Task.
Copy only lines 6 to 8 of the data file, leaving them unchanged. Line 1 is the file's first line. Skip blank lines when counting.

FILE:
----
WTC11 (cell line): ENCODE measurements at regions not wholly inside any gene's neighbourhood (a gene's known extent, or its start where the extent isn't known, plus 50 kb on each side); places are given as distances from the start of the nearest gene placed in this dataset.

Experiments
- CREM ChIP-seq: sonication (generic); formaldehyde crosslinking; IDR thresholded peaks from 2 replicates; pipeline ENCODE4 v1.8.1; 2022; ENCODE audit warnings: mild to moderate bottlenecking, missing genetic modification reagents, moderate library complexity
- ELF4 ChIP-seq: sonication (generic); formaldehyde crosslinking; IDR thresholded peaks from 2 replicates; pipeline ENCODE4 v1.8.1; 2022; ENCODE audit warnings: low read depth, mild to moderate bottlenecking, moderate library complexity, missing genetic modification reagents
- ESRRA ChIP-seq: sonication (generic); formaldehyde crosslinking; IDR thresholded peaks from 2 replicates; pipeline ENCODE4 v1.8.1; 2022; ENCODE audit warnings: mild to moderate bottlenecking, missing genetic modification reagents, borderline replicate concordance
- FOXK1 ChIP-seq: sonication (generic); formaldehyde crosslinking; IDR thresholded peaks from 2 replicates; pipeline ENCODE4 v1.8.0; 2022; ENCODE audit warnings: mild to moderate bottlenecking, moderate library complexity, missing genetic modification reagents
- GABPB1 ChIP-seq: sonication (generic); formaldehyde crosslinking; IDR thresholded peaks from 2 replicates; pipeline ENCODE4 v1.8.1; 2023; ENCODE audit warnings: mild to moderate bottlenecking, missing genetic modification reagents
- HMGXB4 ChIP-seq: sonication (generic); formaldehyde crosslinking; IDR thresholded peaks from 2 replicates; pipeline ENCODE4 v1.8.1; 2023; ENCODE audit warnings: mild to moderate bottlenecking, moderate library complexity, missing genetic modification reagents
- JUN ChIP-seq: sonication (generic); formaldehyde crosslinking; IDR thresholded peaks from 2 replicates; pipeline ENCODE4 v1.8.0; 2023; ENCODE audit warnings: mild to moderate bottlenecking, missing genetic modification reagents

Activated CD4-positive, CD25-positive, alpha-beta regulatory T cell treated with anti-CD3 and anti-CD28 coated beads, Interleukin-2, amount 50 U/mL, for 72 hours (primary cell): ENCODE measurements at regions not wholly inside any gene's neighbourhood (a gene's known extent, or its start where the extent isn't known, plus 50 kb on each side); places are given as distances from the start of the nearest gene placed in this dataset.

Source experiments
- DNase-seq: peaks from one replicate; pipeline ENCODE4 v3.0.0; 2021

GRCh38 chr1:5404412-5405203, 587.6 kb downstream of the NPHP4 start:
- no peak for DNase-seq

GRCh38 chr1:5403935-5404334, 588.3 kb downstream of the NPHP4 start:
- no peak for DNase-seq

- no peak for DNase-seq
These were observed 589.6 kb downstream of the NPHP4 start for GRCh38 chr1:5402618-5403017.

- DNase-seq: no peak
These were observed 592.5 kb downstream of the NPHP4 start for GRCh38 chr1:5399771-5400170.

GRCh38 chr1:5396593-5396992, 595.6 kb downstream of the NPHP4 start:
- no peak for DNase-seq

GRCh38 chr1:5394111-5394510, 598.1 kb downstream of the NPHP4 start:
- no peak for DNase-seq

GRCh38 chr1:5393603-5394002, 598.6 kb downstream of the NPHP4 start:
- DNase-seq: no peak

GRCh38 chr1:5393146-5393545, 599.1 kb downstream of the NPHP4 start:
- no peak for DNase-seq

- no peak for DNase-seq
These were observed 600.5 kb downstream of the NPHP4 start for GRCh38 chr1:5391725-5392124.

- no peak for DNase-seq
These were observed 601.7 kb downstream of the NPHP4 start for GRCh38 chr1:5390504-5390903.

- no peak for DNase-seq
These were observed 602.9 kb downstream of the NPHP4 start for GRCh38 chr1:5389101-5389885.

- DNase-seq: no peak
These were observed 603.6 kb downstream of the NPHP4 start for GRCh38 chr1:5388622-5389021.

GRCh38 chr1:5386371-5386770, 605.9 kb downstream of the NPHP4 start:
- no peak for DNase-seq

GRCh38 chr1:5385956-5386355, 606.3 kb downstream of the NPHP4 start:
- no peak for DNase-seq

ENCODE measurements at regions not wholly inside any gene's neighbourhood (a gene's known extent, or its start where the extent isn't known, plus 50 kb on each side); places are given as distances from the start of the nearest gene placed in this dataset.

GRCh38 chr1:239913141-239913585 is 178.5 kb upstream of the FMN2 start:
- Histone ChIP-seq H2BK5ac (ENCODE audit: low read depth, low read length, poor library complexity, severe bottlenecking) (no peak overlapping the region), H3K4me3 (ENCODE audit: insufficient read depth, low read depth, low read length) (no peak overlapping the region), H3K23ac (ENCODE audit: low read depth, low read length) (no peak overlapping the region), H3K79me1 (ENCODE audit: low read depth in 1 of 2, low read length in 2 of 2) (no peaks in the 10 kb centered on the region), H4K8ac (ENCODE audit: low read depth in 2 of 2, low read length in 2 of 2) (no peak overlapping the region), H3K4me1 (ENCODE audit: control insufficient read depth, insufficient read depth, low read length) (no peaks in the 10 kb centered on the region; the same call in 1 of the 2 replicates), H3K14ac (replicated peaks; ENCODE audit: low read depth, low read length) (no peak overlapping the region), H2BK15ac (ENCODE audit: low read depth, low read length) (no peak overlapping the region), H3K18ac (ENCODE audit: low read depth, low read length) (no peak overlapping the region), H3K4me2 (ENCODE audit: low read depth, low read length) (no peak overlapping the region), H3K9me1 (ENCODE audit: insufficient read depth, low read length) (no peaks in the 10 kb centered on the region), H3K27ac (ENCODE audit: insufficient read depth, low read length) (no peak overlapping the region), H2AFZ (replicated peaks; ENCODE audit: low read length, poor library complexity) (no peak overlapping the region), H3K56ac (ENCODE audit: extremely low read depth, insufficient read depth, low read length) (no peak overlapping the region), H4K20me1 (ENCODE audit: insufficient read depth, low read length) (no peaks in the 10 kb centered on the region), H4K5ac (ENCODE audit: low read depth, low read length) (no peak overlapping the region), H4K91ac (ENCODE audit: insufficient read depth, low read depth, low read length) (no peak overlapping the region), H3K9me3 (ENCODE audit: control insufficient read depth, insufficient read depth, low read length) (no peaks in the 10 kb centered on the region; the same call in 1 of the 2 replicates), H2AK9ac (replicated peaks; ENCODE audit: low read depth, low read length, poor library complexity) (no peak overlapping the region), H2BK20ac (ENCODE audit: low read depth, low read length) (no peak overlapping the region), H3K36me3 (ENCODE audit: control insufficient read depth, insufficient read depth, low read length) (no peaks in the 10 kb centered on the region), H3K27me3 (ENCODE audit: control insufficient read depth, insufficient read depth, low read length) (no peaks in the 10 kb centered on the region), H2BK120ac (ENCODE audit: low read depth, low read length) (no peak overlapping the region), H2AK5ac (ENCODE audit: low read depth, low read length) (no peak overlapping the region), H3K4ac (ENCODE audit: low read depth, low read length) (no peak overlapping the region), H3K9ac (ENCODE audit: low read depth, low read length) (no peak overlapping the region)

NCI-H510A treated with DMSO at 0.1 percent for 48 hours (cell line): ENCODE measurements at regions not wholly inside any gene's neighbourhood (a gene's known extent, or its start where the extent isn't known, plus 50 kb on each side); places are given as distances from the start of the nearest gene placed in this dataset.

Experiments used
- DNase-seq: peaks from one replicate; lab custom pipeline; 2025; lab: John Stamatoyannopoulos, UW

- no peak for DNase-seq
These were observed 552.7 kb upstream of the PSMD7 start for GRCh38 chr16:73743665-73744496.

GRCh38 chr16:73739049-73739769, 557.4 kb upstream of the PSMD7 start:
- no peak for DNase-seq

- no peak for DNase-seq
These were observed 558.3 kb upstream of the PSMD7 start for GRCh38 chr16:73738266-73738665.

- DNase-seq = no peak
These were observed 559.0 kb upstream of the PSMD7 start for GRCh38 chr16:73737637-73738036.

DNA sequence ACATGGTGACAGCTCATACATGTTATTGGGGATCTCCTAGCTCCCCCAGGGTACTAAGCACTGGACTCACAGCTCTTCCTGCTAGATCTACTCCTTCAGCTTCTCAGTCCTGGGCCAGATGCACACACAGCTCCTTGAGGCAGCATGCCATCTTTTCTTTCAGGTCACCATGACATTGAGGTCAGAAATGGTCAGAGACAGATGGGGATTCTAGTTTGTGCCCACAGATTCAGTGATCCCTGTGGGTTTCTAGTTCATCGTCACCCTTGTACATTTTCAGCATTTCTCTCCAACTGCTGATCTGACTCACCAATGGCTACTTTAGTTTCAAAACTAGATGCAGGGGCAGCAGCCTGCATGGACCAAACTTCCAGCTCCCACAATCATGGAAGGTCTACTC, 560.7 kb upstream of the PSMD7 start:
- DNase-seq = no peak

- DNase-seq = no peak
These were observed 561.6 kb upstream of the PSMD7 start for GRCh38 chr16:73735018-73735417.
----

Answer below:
- FOXK1 ChIP-seq: sonication (generic); formaldehyde crosslinking; IDR thresholded peaks from 2 replicates; pipeline ENCODE4 v1.8.0; 2022; ENCODE audit warnings: mild to moderate bottlenecking, moderate library complexity, missing genetic modification reagents
- GABPB1 ChIP-seq: sonication (generic); formaldehyde crosslinking; IDR thresholded peaks from 2 replicates; pipeline ENCODE4 v1.8.1; 2023; ENCODE audit warnings: mild to moderate bottlenecking, missing genetic modification reagents
- HMGXB4 ChIP-seq: sonication (generic); formaldehyde crosslinking; IDR thresholded peaks from 2 replicates; pipeline ENCODE4 v1.8.1; 2023; ENCODE audit warnings: mild to moderate bottlenecking, moderate library complexity, missing genetic modification reagents